The temperature and humidity set points (and whether they change throughout the year), in different locations across the estate, will be critical to the overall consumption picture and will help highlight potential changes.

Future funding or grant opportunities

Typically, the real stumbling block for NHS energy managers and facilities managers is not what changes need to be made, but how the energy efficiency and carbon reduction improvements will be funded.

There are a number of funding options, but it has to be recognised that a ‘one solution fits all’ approach is rarely applicable, given that no two trusts are ever the same and no opportunity should be overlooked.

Funding options are assessed on a project-specific basis, considering building type, usage, location, trust requirements and preferences. The energy-saving measures being considered will also impact the potential funding solutions.

The options usually fall into a number of categories, with the simplest perhaps the trust capital funding the improvements. Borrowing directly from the Green Investment Bank or Salix, which offers interest- and fee-free loans, are popular choices, with energy cost savings used to pay the loan.

Salix requires NHS programmes to pay back within five years and less than £120 per tonne of CO2 over the lifetime of the project. Salix funding covers over 100 energy-efficient technologies including boilers, combined heat and power, LED and lighting upgrades as well as heat recovery.

Financing the improvements is possible through third parties, which could include ‘off-balance sheet’ options like an Energy Services Company (ESCo) agreement, a Short Term Operating Reserve (STOR) arrangement, a Special Purchase Vehicles or Programme Partnership Arrangements.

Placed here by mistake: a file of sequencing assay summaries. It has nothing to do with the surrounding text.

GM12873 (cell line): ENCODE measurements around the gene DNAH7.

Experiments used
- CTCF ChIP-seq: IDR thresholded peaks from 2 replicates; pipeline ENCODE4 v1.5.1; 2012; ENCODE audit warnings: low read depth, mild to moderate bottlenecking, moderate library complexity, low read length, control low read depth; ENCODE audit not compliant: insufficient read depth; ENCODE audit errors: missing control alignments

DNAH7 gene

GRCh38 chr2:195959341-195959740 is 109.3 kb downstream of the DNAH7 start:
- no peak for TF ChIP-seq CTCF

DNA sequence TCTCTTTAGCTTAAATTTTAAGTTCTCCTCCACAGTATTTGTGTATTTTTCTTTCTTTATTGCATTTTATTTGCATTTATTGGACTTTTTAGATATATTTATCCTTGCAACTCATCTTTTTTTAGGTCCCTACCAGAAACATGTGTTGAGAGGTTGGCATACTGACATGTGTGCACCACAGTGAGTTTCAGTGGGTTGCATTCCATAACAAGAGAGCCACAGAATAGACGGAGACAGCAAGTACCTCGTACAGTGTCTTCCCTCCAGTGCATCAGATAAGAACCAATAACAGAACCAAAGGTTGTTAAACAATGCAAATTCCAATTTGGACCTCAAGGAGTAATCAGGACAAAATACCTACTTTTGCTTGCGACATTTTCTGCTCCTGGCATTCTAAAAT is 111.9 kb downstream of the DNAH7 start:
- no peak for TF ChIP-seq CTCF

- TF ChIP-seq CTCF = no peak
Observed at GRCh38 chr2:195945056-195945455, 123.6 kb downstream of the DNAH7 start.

It is all about building the business case for the whole project, considering:

  • Procurement and application process with indicative timescales
  • Compliant initiatives
  • Levels of funding
  • Risks
  • Interest levels
  • Payback periods
  • Any restrictions on using different types of financing together
  • Potential contractual or legal issues
  • Any significant dates, such as when a particular fund closes.

Experience dictates that the best funding solution is the one that presents the least risk for all stakeholders, whilst providing the best value. It also has to meet the trust’s needs and satisfy legal and statutory requirements.

Implementation follows evaluation

Starting with the evaluation and the baseline information, the process of the implementation of the various simple changes will typically take six to nine months. Once the business case has been made for a raft of small changes, a tender process will follow to select the contractors experienced in delivering similar projects and guaranteeing the predicted savings and payback period.

Ideally, the project will be managed by the consultants that initially undertook the evaluation, as they will understand the organisation’s objectives, economic drivers, operational structure, existing knowledge and experience – all beneficial to the successful delivery of the project.

Energy efficiency projects within the healthcare sector rarely have an endpoint as a lot of monitoring and verification is required to ensure targets are hit. Perhaps the most important aspect is a continual improvement as new technologies emerge, or become more affordable, in the fight to cut energy consumption.